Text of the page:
How to set up your emergency kit on a budget

Being prepared for a natural disaster doesn’t have to be expensive. There are several families with emergency kits worth more than $200 they would never use. Here’s how you can make it on a budget.
How to set up your emergency kit on a budget
Wherever you live, you will need an emergency survival kit to survive hurricanes, wildfires, tornadoes or blizzards. That's why we're taking you through all the essential steps you need to take to protect yourself and your loved ones from emergencies.
In this article

When building your emergency kit on a budget, here are the pointers you need to keep in mind to have everything you require in an emergency. Being prepared for a natural disaster doesn’t have to be expensive. There are several families with emergency kits worth more than $200 with items they would never use. Here are some tips to create an emergency survival kit that’s perfect for your family and is well within your budget.

Basics for emergencies

The basics are batteries, bottled water and instant canned food. If you don’t have any of those, you must stock them up soon. Essentials should include water, non-perishable food, batteries, clothes, blankets, flashlights and medicine. Set aside emergency funds every month that can be used during a disaster.

If you live in an apartment, you don’t have to worry about cleaning up during the aftermath. But if you’re a homeowner, you might have to spend hours cleaning up the yards.

You can either keep the tools and supplies with you or borrow them during natural disasters — you can see what equipment your neighbors have and then team up during cleanup. Common chain saws, clippers, shovels, etc will be enough in the aftermath.

It’s necessary to understand your house, the setup, and design your emergency kit accordingly — your list should include everyone in the family: What will the kids need? What will the elders need?

Essentials on a budget

Accessories like cell phone chargers, cash, laptops, etc. will keep your devices connected with others and also help you get updates or help from the internet. It’s advisable to keep them somewhere where you can find them in a minute so that you don’t miss out on gadgets and accessories necessary during an evacuation. 

During natural disasters, you must protect yourself from infectious diseases. Try to get municipal drinking water treated with water purification tablets. Never use old milk cartons even if you are in a hurry as they can be highly infectious. In fact, it’s better to replace your water bottles every four months.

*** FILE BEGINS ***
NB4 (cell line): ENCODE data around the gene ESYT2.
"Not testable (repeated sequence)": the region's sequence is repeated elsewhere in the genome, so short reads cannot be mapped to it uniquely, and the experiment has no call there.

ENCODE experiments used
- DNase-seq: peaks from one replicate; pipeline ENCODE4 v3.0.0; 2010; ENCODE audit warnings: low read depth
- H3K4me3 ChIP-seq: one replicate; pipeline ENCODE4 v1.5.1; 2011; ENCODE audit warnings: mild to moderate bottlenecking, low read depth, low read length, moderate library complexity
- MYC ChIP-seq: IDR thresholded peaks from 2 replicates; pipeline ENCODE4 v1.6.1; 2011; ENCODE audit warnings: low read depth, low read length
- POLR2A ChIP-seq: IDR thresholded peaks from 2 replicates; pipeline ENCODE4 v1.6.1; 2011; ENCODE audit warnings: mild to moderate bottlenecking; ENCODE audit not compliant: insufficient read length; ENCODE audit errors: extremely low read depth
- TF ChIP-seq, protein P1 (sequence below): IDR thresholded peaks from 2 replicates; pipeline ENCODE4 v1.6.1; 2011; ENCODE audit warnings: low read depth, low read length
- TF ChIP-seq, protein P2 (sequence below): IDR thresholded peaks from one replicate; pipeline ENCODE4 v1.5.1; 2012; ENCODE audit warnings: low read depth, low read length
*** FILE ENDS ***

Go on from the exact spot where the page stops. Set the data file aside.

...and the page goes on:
If you don’t have to evacuate and can stay at home, you may not get water during blizzards and tropical storms. For taking baths and flushing toilets, you can store water in a bathtub by filling it with cold water whenever the news reports about an upcoming storm.

The Centers for Disease Control and Prevention (CDC) suggests storing at least one gallon of water for each person a day for drinking and sanitation purposes. To be on the safer side, you can have a supply for two weeks or more. 


Non-perishable food items are most helpful during disasters. You can stock up on cereal, granola bars, peanut butter, dried fruit and nuts, canned juice and non-perishable pasteurized milk.

You can get into the habit of setting aside an item for your emergency kit whenever you get something extra because of an offer, just like saving an emergency fund. Once again, you must think about babies and senior citizens as they might need a special diet. Keep checking the federal government’s website for timely help during disaster preparation. 

First aid

First aid essentials like bandages, gauze, tweezers, antiseptic cream and painkillers like ibuprofen or acetaminophen should always be around your house. These are basic essentials when preparing your emergency kit on a budget.

You can either get a first-aid kit directly from the store or buy individual items to create your own first-aid kit. Purchasing each item will be cheaper overall at the dollar store, Walgreens or CVS. You can Include an antihistamine as well.